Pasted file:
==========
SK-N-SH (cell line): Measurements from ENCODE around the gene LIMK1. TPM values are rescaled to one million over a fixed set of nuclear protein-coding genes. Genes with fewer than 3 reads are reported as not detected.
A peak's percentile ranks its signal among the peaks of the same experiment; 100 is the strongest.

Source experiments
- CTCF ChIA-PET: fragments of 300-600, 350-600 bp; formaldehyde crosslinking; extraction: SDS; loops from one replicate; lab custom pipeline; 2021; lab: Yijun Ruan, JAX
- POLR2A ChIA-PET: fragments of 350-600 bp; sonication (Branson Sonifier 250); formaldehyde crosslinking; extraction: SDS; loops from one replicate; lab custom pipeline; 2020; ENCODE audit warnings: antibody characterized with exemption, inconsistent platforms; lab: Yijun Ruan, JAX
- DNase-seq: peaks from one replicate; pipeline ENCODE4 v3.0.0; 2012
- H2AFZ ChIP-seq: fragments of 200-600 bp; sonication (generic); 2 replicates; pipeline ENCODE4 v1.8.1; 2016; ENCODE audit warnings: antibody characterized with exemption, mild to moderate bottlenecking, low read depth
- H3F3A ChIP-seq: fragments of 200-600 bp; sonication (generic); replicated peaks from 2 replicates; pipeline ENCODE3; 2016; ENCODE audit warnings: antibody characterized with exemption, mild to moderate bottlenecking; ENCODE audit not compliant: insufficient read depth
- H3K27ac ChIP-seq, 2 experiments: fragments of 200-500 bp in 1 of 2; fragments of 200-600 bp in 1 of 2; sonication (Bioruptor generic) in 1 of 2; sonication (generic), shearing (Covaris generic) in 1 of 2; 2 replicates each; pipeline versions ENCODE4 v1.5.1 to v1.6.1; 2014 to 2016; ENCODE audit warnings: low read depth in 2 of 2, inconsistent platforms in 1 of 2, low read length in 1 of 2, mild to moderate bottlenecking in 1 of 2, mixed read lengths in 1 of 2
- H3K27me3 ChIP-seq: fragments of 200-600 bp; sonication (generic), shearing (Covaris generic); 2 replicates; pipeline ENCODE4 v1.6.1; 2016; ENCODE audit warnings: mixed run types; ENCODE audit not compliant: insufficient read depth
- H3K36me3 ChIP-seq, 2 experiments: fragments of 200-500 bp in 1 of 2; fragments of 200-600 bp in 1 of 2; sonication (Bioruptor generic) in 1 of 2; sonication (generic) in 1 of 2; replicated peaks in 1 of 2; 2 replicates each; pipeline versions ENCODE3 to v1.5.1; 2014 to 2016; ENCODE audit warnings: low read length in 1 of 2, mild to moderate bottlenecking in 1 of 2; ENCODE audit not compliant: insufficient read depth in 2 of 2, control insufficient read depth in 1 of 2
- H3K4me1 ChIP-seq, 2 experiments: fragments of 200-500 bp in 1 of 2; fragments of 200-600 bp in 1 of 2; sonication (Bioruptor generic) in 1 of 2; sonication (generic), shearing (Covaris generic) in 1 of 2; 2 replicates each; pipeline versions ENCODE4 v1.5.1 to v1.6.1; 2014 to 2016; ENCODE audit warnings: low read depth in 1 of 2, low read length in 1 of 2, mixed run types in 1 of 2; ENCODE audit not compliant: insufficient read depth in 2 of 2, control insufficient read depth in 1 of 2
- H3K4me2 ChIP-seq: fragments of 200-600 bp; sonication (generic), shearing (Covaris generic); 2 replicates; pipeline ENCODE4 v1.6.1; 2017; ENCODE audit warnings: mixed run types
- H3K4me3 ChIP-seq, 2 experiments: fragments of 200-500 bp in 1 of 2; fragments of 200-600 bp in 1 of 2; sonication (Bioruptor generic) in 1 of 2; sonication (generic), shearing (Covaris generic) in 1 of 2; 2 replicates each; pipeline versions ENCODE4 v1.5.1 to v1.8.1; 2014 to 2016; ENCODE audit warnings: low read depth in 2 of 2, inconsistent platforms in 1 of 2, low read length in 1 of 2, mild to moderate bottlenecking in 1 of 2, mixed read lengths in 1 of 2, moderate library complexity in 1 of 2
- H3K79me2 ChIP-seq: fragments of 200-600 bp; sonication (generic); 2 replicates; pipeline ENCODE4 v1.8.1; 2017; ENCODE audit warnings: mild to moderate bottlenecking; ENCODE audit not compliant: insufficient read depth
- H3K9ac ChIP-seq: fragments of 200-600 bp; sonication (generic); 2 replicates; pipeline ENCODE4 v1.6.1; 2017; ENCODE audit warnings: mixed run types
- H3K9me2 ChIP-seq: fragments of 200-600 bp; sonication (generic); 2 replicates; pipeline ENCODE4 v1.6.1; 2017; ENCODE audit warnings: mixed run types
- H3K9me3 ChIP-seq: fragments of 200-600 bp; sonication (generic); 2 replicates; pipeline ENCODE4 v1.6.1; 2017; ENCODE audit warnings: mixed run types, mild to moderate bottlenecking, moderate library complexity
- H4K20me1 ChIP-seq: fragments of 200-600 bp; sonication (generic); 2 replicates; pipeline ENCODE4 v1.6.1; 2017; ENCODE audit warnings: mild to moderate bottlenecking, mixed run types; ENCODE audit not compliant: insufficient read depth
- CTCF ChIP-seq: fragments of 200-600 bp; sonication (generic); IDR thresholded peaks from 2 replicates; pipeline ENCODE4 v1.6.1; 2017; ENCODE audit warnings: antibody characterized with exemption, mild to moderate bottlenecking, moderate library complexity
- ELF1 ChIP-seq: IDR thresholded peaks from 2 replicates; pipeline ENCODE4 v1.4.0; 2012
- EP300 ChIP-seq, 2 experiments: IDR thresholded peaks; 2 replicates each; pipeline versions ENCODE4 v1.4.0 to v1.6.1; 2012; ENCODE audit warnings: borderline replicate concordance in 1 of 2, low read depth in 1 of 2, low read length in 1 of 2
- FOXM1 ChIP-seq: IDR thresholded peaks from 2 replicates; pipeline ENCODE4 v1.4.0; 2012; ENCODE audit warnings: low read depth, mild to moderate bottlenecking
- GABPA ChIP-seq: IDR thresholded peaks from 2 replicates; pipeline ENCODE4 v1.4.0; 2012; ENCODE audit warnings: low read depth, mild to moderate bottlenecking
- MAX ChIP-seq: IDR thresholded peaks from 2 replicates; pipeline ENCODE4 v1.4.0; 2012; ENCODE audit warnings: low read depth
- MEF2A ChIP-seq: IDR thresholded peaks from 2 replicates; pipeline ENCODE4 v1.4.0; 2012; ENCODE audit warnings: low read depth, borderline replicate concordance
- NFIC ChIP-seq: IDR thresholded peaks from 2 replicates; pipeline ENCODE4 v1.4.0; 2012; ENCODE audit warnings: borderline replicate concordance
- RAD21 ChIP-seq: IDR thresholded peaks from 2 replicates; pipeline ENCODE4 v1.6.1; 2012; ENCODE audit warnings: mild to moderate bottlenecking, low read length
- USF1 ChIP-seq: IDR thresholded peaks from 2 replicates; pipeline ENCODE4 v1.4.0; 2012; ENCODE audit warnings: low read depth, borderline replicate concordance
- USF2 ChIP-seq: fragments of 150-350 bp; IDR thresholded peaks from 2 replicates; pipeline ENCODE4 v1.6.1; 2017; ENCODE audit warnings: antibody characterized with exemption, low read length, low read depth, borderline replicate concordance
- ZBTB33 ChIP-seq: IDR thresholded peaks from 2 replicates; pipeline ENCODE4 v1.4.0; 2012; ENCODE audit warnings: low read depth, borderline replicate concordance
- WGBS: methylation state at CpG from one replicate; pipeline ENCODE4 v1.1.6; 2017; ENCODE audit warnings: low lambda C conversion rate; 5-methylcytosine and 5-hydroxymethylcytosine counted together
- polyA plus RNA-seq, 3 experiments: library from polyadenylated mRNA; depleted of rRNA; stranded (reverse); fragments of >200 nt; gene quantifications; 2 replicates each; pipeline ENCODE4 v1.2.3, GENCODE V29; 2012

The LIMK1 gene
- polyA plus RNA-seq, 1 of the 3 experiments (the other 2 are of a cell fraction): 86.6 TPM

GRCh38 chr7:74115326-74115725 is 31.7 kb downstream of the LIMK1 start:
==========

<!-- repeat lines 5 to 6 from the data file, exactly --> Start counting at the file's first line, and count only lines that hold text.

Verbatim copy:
- POLR2A ChIA-PET: fragments of 350-600 bp; sonication (Branson Sonifier 250); formaldehyde crosslinking; extraction: SDS; loops from one replicate; lab custom pipeline; 2020; ENCODE audit warnings: antibody characterized with exemption, inconsistent platforms; lab: Yijun Ruan, JAX
- DNase-seq: peaks from one replicate; pipeline ENCODE4 v3.0.0; 2012